In his comment on my Statement of Purpose below, Mark of The Elegant Variation asks about the continued "relevancy" of literature, an issue he takes up further in an exchange with Splinters. Here he explicitly wonders about the novel's ability to "shake up society" as it has arguably done in the past. These are perfectly good questions at a time when one could wonder about the future not just of specific literary forms but of written language itself, and I would like to address them in an indirect way by examining one novel in particular.
It was fortuitous that TEV raised the issue while I was reading Robert Stone's Dog Soldiers (1974). Although I have read other of Stone's books, this was the first time I had read this novel, the one that essentially put Stone on the literary map to begin with. I have had a mixed reaction to his other books: I liked A Flag for Sunrise and Outerbridge Reach, disliked both Children of Light and Damascus Gate so much I couldn't finish either. I was able to complete Dog Soldiers, but not without some undesired labor.
The novel narrates a heroin smuggling effort gone disastrously awry, but the story itself is fairly obviously the vehicle for an expose of sorts of the state of American society in the late 1960s/early 1970s. In other words, it is an explicit attempt to be "relevant," to use fiction as a way of critiquing culture. And it is precisely this approach that makes the novel difficult to read now as a work of literature rather than as just a cultural artifact from the period. I would argue that in striving to be relevant, Stone actually created a work destined to seem irrelevant.
The novel does enact an interesting switch in character identification. One expects the smuggler, John Converse, to be the story's protagonist, but ultimately this role is given to the man acting as courier, Ray Hicks, who bears the brunt of the danger and the decadence that has overtaken American society--at least the slice of society the novel portrays, the drug scene, the counterculture--and whose plight seems most compelling. Converse turns out to be a very bland character, as does his wife, who runs off with Hicks only to become hooked on the dope they're trying to sell. Hicks and the wife are pursued by a trio of perfunctorily portrayed crooked cops, and wind up in the desert domain of an equally stereotypical countercultural guru gone to seed. The problem, then, is that all of the characters are assigned a particular role to play in the social picture Stone wants to paint, and, especially now, this makes the novel a less than inspired performance in purely literary terms. Even Hicks comes to seem just the sacrificial lamb the novel needs to make its cultural drama complete.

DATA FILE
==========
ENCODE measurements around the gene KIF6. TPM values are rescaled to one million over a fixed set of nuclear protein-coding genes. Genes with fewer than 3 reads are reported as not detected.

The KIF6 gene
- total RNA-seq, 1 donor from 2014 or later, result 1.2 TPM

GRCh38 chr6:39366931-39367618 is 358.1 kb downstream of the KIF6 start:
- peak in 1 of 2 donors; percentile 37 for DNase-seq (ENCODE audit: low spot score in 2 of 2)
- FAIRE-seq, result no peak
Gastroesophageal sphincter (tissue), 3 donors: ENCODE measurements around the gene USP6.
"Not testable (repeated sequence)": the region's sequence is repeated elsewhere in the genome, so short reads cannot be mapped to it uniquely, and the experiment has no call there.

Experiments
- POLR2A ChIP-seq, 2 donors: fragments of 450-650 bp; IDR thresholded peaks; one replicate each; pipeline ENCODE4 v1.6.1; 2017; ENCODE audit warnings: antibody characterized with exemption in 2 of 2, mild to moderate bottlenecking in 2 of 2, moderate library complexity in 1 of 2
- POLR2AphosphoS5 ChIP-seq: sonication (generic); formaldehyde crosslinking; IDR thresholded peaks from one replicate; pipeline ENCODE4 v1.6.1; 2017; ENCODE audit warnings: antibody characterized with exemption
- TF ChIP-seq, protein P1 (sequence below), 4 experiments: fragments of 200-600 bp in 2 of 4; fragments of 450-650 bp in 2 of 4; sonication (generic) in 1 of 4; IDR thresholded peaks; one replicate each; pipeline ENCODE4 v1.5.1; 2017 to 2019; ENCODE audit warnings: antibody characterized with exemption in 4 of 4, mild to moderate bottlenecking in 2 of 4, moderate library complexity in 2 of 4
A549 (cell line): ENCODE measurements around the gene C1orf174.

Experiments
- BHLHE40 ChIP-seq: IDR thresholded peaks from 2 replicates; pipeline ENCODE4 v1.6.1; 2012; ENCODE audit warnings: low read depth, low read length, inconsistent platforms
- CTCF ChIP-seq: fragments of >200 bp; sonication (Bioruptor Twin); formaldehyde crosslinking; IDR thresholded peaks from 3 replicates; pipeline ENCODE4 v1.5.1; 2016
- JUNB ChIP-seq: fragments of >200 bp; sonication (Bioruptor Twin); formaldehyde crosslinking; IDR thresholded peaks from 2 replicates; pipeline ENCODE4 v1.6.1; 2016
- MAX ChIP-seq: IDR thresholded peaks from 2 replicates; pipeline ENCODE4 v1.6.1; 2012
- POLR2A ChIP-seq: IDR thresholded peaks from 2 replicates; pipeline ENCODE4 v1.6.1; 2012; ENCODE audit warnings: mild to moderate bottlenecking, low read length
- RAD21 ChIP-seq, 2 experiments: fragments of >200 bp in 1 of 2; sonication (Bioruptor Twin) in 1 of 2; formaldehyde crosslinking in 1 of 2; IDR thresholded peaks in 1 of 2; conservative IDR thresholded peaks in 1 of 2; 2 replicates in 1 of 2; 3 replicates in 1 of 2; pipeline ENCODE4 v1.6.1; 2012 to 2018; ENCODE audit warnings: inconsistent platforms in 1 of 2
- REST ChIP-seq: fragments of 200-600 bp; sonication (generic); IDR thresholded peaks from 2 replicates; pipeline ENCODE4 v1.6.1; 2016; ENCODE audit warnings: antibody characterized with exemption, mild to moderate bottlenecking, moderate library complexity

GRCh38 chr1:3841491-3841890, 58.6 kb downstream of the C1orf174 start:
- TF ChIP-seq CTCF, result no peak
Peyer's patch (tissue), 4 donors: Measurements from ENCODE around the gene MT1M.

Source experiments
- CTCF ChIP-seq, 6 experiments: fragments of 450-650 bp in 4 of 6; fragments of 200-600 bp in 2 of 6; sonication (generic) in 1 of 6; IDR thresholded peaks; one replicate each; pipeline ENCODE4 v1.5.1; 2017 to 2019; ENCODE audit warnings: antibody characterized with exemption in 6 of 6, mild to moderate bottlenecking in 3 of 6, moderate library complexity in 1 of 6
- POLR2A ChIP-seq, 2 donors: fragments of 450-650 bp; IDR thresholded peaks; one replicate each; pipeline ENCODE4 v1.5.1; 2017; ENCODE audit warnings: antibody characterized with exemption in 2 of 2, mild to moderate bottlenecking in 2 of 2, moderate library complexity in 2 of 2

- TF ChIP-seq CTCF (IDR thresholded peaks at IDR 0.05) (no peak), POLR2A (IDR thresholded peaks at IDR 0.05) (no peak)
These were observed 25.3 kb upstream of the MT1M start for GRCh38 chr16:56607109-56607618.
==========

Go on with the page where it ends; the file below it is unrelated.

Further, because the novel's message must take precedence over its methods--otherwise the cultural analysis is blunted--it is presented through highly conventional, or at least very familiar, means. Stone uses a stripped-down version of the "scenic method," in which the narrative voice simply moves the characters around, sets the scenes, occasionally provides some further description. A premium is placed on dialogue, which is deliberately "pungent" and "gritty," an attempt to capture the countercultural patter of the time. One might have accepted this technique readily enough seventy-five years ago, but by now it all seems, at least to this reader, more an effort to duplicate the effects of film, to compete with movies by using the narrative conventions film has assimilated to itself. There are very few episodes in the book, in fact, that could not be transferred directly to film (a movie was made of the book, retitled Who'll Stop the Rain), and frankly the same thing is true of the other Stone novels I have read. He uses this narrative method skillfully enough, but I don't think that novels can become more "relevant" by doing the sorts of things that movies can arguably do better.
If one test of "literature" is that it stands up over time--even a relatively short amount of time--I for one don't believe a novel like Dog Soldiers can accomplish the task. Not that current events and the cultural climate in which one lives should play no role in literary fiction. It is hardly possible to ignore either of these. But I have always found the effort to simply "capture" these events and this climate in fiction beside the point and anyway doomed to make such fiction seem dated in the long run. (This is why Jonathan Franzen's lament over the demise of "social fiction" left me cold.) Better to focus on those things only fiction can do--or unquestionably does better--and to struggle to make the form "relevant" by creating a readership for it based on its strengths rather than the pretense it can compete with movies and the other popular arts.